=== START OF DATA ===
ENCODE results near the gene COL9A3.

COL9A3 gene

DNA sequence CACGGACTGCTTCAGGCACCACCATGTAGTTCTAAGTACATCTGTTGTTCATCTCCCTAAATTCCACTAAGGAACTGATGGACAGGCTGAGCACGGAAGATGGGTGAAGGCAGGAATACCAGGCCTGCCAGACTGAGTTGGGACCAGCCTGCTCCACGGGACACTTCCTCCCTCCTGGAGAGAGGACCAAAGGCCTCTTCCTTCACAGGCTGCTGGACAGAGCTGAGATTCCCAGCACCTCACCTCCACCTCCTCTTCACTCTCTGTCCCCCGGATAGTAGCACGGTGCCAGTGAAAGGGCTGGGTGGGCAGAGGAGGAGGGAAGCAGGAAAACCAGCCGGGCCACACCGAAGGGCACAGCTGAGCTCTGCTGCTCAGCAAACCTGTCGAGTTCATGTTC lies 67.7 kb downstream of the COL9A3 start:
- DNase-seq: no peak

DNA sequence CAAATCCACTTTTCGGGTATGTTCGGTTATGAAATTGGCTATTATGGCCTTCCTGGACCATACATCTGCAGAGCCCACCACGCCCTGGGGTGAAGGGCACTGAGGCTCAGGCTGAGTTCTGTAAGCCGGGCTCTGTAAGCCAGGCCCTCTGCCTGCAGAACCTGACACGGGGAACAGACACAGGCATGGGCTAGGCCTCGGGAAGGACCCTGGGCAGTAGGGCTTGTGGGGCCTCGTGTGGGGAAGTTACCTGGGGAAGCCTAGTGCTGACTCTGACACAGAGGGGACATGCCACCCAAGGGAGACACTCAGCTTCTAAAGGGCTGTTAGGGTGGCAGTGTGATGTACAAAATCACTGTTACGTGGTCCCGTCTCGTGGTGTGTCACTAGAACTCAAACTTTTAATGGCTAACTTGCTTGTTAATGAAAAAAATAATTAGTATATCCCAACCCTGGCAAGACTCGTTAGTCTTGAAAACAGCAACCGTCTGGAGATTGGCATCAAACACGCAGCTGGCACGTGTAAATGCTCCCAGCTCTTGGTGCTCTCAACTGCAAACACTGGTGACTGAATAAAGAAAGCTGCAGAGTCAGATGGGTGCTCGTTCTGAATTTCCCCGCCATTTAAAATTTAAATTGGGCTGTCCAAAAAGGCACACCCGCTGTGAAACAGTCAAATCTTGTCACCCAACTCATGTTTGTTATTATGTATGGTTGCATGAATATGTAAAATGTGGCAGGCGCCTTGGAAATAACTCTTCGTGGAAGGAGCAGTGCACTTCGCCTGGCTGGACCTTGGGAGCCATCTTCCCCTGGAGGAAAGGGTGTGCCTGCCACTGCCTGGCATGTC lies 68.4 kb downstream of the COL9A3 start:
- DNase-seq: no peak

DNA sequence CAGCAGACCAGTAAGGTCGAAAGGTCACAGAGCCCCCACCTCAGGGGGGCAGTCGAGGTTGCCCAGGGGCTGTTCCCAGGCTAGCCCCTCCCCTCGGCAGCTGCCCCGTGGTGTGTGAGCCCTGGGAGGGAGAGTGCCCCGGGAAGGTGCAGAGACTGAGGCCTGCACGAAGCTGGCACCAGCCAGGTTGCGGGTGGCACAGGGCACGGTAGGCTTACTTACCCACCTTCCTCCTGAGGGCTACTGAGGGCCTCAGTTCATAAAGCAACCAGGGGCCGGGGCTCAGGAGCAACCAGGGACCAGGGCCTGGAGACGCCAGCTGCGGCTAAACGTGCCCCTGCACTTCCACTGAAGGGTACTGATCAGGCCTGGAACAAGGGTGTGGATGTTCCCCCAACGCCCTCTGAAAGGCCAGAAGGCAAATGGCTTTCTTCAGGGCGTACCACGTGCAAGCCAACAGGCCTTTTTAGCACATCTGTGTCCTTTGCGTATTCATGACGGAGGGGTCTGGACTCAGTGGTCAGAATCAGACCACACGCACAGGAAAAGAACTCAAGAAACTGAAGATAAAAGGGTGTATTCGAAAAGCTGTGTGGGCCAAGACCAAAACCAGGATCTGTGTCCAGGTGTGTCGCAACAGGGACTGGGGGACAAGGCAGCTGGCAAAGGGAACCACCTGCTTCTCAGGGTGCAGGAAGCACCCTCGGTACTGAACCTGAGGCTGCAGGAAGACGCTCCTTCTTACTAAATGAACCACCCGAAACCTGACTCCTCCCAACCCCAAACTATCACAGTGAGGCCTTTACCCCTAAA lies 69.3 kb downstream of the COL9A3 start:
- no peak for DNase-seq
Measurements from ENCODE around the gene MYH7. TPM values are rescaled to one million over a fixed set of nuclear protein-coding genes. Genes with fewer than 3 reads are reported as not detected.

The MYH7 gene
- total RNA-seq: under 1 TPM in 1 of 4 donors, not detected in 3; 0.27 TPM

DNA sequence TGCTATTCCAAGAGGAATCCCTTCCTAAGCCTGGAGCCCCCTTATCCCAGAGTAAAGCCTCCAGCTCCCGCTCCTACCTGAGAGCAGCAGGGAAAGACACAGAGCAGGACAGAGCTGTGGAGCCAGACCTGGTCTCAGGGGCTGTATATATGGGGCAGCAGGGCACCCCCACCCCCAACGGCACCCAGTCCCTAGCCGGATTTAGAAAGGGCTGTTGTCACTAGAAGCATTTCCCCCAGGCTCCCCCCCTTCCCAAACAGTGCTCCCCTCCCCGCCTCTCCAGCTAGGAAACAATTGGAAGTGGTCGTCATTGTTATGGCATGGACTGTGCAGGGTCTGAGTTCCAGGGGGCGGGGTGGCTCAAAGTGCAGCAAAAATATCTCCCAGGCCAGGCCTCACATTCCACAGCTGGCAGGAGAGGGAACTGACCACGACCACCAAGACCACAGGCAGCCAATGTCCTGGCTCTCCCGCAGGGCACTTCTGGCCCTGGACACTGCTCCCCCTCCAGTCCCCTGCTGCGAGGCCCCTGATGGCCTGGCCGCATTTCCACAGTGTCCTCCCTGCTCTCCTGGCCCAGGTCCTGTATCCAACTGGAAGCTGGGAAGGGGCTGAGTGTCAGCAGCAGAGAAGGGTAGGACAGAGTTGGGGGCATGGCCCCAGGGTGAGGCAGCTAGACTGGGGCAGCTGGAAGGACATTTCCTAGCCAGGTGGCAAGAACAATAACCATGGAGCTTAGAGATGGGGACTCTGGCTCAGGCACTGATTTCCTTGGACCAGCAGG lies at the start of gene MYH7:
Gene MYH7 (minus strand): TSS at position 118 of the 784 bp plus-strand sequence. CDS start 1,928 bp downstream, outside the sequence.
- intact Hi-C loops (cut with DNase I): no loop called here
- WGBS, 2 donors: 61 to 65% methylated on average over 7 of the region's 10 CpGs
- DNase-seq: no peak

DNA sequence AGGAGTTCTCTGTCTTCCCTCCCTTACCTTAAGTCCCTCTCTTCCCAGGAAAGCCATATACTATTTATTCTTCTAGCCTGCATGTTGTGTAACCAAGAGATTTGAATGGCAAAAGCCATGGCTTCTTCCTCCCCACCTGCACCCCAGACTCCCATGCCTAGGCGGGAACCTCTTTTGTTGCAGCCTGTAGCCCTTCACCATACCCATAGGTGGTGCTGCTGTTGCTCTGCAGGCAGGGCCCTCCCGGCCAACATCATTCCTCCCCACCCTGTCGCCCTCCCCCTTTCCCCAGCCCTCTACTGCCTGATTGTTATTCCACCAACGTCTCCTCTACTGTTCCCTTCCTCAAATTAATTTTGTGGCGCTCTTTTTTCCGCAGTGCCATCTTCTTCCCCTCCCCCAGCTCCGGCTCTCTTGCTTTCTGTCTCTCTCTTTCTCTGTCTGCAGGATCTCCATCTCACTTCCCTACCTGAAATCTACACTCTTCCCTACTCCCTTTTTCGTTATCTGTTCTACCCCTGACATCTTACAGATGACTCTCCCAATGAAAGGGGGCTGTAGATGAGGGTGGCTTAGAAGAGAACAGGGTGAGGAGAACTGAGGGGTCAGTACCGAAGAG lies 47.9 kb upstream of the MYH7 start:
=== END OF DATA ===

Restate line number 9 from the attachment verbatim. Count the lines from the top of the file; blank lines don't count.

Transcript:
Measurements from ENCODE around the gene MYH7. TPM values are rescaled to one million over a fixed set of nuclear protein-coding genes. Genes with fewer than 3 reads are reported as not detected.